They believe that innovative impulses increasingly come from unexpected directions. For example, Intel, British Petroleum and Wal-Mart adopted an innovative initiative in the American health care sector, for creating integral, electronic patient files. None of these companies are from the health care sector, but they have considerable interests and influence over it. Craig Barrett of Intel says, “I don’t believe the health care sector can update itself, so perhaps we have to do it.”
Ron, Koen, and Hans cite the term ‘mashmark,’ which indicates the level at which an organization is able to integrate with the outside world and quickly arrive at new insights based on continually changing information sources and events.”
They also say that innovation is only about opening up and dissolving formlessly into the ecosystem and then letting everything happen spontaneously, it is about innovating systematically. They refer to the TRIZ method, an innovation approach developed in Russia that builds on the notion that, no matter how diverse, innovations can be traced back to an orderly number of partners. Hans has added TRIZ to Capgemini’s design centers’ work methods with great success: inviting, provocative environments in which teams of clients, partners and consultants come up with innovations, frequently in unconventional ways.
They also agree that innovation requires in-depth changes in the various domains of an organization (business strategy, business model and management, the operational organization, the different stakeholders); ‘Innoboxing’ is how Koen refers to the innovation transformation approach: A question of finding a balance between the proper, rational steps, and creating the emotional experience of the image of the future.

The Great Battle (2): Are organisations ready for the new generation of customers?

In part I of the Great Battle, I discussed the struggle between the Robber Barons and the Knight Innovators, or the struggle between the hedge funds and the organisations of the future. While the Robber Barons see human capital as a cost entry, in the (near) future the difference between consumers, manufacturers, owners, financiers and developers will blur. The new organisational forms are borne up by the concept of Mass Participation: innovation as a social, cumulative and collective process. Linux and Wikipedia are the first examples of these types of ‘new’ organisations. However, things have a way to go yet. But companies are already seeing a change in consumer behaviour. In part II of the Great Battle, I will explain the changing customer, the new relationship between the customer and the organisation and a new form of organising.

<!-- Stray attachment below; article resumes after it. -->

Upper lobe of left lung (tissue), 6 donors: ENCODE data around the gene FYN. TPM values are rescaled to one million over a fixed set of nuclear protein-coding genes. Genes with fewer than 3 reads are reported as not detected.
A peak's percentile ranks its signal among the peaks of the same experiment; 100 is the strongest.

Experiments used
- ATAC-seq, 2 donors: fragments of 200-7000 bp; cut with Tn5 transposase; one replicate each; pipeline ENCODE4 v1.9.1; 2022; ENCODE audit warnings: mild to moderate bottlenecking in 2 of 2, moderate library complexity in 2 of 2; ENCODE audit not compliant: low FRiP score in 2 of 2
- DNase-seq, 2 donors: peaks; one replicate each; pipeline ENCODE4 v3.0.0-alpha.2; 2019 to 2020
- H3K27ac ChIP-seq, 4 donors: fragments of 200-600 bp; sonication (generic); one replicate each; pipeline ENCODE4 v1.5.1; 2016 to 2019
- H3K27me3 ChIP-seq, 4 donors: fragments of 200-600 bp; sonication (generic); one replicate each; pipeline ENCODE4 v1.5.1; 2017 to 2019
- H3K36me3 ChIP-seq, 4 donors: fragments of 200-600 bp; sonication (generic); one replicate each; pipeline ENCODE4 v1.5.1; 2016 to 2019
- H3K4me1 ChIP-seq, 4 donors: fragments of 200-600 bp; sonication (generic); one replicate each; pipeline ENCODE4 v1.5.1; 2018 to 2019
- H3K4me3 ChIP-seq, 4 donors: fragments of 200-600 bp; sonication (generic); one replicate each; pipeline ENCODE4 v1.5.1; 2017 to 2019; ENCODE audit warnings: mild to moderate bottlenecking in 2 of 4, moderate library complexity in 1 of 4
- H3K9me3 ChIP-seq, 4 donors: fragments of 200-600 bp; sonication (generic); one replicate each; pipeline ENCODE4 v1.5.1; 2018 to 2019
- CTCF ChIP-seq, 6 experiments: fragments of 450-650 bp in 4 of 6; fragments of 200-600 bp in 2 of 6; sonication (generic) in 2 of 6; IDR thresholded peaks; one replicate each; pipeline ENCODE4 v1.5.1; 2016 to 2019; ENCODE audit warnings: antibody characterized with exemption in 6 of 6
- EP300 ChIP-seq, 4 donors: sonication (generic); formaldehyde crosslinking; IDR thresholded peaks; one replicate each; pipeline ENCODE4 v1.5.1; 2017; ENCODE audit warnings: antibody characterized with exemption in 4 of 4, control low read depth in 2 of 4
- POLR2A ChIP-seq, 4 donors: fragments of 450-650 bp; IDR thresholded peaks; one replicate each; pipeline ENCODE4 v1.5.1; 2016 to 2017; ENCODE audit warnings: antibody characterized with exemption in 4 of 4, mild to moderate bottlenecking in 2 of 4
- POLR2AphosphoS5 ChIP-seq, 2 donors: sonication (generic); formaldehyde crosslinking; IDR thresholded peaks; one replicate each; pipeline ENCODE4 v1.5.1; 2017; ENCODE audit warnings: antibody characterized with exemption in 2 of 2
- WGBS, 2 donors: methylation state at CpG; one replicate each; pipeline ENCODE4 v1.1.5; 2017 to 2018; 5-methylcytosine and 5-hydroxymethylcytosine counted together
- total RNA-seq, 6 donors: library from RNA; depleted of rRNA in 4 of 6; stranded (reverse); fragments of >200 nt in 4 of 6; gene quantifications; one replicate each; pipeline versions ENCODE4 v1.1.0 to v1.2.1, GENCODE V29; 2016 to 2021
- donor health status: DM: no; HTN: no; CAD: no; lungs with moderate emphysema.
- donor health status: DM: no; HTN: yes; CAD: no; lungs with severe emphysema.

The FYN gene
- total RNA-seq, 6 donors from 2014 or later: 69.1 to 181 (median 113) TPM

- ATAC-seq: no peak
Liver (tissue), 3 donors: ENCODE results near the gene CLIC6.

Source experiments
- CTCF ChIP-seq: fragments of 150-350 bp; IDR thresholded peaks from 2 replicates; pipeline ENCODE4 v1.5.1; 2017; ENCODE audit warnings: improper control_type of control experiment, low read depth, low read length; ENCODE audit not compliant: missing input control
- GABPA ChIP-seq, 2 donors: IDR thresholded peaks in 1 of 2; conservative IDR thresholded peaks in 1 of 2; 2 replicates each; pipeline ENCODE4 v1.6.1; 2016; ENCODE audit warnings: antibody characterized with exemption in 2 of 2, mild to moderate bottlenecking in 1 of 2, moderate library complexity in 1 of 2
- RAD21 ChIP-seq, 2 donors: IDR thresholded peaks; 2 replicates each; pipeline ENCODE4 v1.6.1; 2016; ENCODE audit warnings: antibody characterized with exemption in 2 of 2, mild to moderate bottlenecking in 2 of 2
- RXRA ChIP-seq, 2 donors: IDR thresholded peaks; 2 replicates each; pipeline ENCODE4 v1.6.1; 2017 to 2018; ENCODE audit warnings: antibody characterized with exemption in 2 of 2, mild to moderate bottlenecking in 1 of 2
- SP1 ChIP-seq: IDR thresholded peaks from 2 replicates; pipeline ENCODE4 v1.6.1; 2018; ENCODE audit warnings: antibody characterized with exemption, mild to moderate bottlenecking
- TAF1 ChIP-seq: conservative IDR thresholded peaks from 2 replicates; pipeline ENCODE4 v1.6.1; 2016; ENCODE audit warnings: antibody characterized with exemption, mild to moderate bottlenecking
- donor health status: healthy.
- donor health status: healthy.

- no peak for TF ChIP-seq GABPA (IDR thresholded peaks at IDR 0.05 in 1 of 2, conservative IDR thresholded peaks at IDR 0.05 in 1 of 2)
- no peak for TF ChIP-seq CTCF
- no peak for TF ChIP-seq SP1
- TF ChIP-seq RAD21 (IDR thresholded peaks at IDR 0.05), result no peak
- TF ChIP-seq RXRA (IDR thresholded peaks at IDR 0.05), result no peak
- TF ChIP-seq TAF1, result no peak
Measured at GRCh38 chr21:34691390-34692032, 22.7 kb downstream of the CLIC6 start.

A new customer relationship
Different forms of community, communication, consumption and experience have clear repercussions for the customer. The modern customer wants his very DNA to be spoken to, the ‘genetic blueprint’ of his behaviour. An organisation must be capable of understanding this DNA and of translating it into a new value proposition. The survival chances of the organisation will be determined by two crucial factors: insight into the specific customers and the speed of reaction to the continuous changes within the target groups. The survey by Capgemini, Trends in Retail (2006), shows that only a few companies are successful in this.

In their book, ‘Generatie Einstein’ (The Einstein Generation; see, Jeroen Boschma and Inez Groen describe a new generation of customers. Where the previous generation focused on the individual – pleasure, convenience and benefit – the new generation acts in a smarter, faster and more social way. For companies, this means a huge change in the relationship with the customer:

Communication changes from one-way traffic to two-way traffic
(Marketing) communication cannot be used as a stopgap for mistakes or shortcomings, but must be based on concrete evidence
Customers are smarter, demand equality and punish arrogance mercilessly
Companies’ conflicting interests and poor reputations must make way for entirely logical and transparent messages.

This new generation of customers wishes to be actively involved in change, renewal and innovation. They will no longer allow an organisation to push new products on the market without their participation. The new generation will confront us with a fresh role distribution among those involved in our society. Differences between consumers, manufacturers, owners, financiers and developers are blurring. In Capgemini terms, for organisations this means that they can no longer choose a role independently (manufacturer, owner) but that they will become part of so-called ‘Mashups’ (see article Visie op Innovatie [Vision on Innovation] at ).

Difficulty with the changing customer
In general, big companies are relatively slow-changing organisations. These organisations are built up with a number of rigid characteristics:

Certainty obtained via procedures and regulations (standardised and bureaucratic)
Political stability through the establishment of clear tasks, powers and responsibilities (clearly delineated organisational borders, internal ‘silos’)
Strong historical company culture (little room for free thinkers)
Classic (legacy) back-office information systems aimed at productivity.